Our objective was to review the evidence on the use of cervical cerclage to prevent preterm births compared with expectant management. An OVID, MEDLINE, Cochrane Database, and Science Citation Index search using the medical subject headings and terms "cervical cerclage," "cervical incompetence" and "preterm delivery" was conducted for the period 1966 to 2002. We included all randomized trials that evaluated the effectiveness of cervical cerclage in preventing preterm birth. Using a standardized data collection instrument, we reviewed trial designs, inclusion and exclusion criteria, and maternal and neonatal outcome. Fixed or random effects model were used to pool both dichotomous and continuous outcomes where appropriate. Seven trials were identified; six met our inclusion criteria. A total of 2190 women enrolled into the trials were identified with 1110 receiving cerclage and 1080 managed expectantly. There were a total of 278 of 2190 (12.7%) deliveries before 34 weeks of gestation. The meta-analysis demonstrated a trend toward cervical cerclage preventing preterm delivery at less than 34 weeks (OR 0.77, 95% Cl, 0.59, 0.99; P = .049). However, there was no demonstrable improvement in neonatal mortality (OR of 0.0.86, 95% Cl, 0.56, 1.33; P = .50). There is a trend toward cervical cerclage reducing preterm births before 34 weeks. The use of cerclage is, however, associated with an increased risk of postpartum fever.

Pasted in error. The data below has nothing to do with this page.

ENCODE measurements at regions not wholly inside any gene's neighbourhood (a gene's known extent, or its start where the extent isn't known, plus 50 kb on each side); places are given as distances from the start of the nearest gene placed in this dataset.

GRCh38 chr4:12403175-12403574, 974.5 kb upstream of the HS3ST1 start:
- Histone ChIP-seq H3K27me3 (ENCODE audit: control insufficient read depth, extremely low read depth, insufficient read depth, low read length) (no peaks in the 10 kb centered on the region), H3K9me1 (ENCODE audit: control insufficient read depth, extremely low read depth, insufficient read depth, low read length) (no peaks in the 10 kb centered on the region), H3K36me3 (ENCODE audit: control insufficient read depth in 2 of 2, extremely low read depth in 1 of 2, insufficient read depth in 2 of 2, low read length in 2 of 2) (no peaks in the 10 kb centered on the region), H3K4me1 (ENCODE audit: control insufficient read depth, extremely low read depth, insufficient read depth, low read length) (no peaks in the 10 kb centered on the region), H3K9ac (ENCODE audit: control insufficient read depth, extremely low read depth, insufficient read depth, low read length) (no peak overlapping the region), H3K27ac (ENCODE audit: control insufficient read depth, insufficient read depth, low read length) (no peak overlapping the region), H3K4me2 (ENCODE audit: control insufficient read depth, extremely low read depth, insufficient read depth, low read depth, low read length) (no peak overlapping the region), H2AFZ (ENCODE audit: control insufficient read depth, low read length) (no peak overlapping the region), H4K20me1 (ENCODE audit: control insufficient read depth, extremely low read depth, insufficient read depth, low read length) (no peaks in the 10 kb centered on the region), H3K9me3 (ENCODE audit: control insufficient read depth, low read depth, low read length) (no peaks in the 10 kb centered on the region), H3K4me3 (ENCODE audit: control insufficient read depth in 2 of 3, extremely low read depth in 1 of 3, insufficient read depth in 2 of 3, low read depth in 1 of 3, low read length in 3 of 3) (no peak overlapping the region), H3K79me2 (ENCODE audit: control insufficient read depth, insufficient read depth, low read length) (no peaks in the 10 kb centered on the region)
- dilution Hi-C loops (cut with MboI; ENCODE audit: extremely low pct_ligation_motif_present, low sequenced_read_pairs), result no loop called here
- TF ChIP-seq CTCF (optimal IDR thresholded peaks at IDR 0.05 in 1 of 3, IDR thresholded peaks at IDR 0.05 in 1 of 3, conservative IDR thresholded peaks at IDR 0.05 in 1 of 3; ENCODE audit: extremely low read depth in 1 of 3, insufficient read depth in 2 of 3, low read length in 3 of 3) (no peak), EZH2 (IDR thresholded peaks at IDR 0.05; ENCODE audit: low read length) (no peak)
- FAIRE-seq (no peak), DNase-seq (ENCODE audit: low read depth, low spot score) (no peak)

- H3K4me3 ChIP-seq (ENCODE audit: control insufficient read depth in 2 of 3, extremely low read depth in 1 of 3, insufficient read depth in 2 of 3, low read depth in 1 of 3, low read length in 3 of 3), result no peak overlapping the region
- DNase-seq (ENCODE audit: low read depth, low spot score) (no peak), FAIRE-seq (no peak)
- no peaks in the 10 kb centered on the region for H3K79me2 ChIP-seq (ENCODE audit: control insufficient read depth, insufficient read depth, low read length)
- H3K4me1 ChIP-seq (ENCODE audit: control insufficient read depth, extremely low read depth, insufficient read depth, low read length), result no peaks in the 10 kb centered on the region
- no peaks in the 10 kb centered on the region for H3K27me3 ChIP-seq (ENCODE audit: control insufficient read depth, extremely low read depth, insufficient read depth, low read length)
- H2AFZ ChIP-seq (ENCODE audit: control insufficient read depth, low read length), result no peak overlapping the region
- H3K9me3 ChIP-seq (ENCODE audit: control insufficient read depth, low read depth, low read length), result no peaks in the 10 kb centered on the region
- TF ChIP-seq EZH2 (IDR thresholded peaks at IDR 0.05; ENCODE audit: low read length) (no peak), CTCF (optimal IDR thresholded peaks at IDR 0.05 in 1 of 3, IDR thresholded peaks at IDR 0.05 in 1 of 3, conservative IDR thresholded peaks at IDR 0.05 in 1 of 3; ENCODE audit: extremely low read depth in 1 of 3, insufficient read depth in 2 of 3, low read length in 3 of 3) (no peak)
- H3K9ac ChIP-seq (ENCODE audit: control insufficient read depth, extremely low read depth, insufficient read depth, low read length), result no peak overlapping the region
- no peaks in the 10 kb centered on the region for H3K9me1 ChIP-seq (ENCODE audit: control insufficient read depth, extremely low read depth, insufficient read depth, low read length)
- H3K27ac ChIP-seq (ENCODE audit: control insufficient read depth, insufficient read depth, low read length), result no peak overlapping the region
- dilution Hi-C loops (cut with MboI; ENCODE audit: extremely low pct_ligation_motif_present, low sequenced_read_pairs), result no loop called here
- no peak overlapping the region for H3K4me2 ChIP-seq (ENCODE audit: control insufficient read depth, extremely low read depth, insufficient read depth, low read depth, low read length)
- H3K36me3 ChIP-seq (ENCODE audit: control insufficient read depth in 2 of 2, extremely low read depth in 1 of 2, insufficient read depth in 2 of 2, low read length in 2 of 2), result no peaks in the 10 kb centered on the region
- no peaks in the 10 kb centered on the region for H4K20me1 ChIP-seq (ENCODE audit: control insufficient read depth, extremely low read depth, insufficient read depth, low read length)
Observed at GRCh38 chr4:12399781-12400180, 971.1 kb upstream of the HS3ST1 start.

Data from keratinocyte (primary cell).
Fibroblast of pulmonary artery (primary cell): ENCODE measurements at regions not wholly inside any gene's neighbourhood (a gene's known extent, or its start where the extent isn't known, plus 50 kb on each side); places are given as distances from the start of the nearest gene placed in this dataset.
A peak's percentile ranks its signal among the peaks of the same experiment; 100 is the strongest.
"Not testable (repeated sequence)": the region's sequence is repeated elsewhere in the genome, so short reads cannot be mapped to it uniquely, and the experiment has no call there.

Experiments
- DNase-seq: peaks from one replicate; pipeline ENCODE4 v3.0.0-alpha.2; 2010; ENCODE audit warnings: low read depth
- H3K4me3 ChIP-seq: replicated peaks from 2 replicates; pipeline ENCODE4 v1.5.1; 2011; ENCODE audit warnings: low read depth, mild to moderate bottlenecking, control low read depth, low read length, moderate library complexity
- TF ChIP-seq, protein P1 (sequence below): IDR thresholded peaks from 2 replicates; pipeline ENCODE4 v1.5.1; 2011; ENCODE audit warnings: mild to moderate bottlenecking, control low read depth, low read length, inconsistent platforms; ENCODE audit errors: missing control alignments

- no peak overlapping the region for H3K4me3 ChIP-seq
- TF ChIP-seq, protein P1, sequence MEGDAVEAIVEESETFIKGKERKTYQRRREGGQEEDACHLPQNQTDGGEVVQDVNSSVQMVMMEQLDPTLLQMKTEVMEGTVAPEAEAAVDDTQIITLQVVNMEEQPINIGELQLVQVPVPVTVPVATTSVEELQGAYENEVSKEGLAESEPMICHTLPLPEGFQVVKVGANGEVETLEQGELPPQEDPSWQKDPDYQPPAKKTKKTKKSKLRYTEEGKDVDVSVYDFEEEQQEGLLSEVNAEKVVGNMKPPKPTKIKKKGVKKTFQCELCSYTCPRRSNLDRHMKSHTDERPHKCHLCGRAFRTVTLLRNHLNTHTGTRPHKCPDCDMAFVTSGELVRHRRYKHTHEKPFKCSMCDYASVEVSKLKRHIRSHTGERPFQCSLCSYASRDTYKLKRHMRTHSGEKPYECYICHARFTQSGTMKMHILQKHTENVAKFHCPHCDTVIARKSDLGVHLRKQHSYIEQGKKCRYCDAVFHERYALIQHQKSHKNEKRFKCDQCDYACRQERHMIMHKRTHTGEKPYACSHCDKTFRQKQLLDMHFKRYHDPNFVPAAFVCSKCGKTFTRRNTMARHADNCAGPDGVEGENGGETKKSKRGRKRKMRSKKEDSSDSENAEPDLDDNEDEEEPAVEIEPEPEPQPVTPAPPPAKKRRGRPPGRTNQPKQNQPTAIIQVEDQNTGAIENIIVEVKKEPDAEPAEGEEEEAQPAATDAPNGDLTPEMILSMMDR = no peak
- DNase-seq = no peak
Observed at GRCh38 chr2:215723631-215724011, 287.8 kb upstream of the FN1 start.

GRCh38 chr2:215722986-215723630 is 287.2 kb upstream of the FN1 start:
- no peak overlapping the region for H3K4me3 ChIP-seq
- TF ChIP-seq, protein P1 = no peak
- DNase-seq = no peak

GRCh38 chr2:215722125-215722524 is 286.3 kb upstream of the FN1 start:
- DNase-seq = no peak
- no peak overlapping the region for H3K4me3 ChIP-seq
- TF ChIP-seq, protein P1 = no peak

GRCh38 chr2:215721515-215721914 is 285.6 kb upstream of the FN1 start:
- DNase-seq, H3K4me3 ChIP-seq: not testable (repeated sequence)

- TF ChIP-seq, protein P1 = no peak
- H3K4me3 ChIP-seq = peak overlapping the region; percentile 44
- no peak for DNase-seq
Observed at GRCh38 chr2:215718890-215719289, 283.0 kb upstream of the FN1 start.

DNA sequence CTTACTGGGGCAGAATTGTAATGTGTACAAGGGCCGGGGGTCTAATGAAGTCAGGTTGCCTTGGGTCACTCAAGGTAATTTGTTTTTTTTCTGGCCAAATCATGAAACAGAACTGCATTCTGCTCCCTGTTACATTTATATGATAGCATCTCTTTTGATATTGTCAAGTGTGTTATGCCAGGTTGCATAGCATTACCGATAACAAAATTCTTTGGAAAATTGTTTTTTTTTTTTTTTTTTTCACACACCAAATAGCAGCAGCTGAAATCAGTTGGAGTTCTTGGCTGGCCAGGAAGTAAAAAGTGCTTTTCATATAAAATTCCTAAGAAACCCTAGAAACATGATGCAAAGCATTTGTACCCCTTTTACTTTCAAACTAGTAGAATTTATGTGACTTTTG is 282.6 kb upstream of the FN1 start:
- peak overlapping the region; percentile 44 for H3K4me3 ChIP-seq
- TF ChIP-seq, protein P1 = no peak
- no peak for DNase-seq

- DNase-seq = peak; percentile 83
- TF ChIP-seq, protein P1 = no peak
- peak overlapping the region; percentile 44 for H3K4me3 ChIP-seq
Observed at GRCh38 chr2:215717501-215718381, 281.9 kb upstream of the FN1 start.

|Number of pages||7|
|Journal||Obstetrical and Gynecological Survey|
|State||Published - Feb 1 2003|